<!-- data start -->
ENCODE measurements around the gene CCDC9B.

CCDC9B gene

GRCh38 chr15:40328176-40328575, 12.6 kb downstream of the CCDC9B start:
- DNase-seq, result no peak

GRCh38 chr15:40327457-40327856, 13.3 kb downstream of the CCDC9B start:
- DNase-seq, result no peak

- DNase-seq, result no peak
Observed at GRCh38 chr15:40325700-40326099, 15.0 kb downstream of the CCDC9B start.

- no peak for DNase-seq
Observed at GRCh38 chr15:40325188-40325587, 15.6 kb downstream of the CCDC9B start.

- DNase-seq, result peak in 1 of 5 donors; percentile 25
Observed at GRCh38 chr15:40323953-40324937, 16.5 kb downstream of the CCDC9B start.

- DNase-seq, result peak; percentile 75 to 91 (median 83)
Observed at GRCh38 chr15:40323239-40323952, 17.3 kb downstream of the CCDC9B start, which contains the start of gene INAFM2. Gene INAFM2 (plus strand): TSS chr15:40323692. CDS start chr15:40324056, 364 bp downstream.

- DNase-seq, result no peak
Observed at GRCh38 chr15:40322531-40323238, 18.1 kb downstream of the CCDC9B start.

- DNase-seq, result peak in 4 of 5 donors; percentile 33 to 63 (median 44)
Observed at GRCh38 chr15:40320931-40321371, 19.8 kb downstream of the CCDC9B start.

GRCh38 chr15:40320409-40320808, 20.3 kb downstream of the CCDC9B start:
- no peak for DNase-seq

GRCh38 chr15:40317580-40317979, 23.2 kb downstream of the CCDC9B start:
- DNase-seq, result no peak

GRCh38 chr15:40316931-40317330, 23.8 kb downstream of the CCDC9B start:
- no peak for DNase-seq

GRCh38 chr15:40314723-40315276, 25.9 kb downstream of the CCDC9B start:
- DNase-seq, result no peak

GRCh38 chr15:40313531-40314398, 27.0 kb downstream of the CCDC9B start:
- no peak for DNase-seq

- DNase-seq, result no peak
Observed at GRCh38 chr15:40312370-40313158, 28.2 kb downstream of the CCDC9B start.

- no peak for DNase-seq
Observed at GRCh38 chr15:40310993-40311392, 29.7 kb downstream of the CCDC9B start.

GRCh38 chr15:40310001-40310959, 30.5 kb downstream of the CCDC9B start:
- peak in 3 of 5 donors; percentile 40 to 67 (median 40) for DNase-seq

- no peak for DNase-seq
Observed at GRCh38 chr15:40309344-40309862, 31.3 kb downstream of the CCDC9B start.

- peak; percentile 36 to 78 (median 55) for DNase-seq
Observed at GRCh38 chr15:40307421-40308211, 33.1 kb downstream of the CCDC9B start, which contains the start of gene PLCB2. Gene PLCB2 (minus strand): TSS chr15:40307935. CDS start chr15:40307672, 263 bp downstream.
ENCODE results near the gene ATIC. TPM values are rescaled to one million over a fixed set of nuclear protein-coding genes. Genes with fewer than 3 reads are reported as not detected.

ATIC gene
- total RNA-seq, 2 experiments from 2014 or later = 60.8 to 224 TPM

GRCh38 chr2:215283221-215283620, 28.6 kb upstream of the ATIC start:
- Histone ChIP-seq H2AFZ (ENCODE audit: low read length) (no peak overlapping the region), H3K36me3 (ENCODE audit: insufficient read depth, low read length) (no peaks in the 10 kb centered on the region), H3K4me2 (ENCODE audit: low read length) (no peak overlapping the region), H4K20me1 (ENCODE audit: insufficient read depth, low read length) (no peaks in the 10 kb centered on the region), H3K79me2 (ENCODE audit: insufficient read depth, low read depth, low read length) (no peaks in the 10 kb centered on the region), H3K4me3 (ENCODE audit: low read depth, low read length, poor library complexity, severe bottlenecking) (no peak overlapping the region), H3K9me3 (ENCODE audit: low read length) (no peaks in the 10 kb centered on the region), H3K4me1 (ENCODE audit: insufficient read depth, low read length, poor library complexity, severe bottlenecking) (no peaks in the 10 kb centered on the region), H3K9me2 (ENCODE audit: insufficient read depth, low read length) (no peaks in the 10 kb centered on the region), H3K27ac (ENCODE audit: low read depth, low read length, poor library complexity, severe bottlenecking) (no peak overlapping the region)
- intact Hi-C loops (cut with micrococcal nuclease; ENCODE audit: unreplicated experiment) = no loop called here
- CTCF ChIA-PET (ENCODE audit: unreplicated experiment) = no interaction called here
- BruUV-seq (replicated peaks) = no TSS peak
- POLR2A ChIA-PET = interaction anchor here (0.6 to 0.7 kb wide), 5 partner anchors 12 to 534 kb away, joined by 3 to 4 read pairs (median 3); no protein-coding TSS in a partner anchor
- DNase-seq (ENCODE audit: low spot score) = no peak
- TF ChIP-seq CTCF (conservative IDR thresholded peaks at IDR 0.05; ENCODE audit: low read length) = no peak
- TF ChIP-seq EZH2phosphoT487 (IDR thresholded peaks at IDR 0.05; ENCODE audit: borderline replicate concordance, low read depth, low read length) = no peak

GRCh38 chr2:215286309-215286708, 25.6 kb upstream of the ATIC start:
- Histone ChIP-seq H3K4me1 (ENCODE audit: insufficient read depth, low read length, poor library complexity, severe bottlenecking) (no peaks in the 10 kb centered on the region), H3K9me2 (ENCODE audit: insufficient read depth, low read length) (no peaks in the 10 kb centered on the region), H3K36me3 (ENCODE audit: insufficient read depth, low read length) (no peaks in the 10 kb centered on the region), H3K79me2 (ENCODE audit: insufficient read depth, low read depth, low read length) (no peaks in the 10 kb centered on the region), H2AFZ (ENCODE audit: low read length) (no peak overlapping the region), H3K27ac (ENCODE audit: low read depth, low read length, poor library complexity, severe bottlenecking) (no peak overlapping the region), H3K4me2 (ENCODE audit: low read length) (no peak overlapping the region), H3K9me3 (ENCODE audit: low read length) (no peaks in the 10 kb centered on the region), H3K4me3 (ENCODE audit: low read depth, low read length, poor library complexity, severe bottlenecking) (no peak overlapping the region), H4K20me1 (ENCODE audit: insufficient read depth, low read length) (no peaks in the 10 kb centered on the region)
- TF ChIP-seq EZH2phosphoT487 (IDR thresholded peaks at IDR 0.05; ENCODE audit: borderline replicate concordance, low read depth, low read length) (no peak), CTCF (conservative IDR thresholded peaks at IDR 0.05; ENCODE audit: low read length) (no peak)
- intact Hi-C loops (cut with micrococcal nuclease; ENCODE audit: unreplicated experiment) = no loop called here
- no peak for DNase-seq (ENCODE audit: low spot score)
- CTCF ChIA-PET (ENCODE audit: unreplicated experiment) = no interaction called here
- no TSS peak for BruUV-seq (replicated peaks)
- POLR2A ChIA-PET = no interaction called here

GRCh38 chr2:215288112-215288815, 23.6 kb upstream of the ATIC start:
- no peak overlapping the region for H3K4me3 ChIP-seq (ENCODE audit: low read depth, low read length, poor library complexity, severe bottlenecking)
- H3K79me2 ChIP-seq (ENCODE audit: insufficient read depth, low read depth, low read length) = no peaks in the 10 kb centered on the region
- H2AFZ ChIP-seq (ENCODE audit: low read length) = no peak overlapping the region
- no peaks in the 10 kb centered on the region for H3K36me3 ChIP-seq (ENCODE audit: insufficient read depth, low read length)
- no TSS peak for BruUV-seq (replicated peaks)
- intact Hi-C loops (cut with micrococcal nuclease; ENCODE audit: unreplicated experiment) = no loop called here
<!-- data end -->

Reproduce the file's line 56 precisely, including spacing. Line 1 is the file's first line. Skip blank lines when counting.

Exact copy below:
- CTCF ChIA-PET (ENCODE audit: unreplicated experiment) = no interaction called here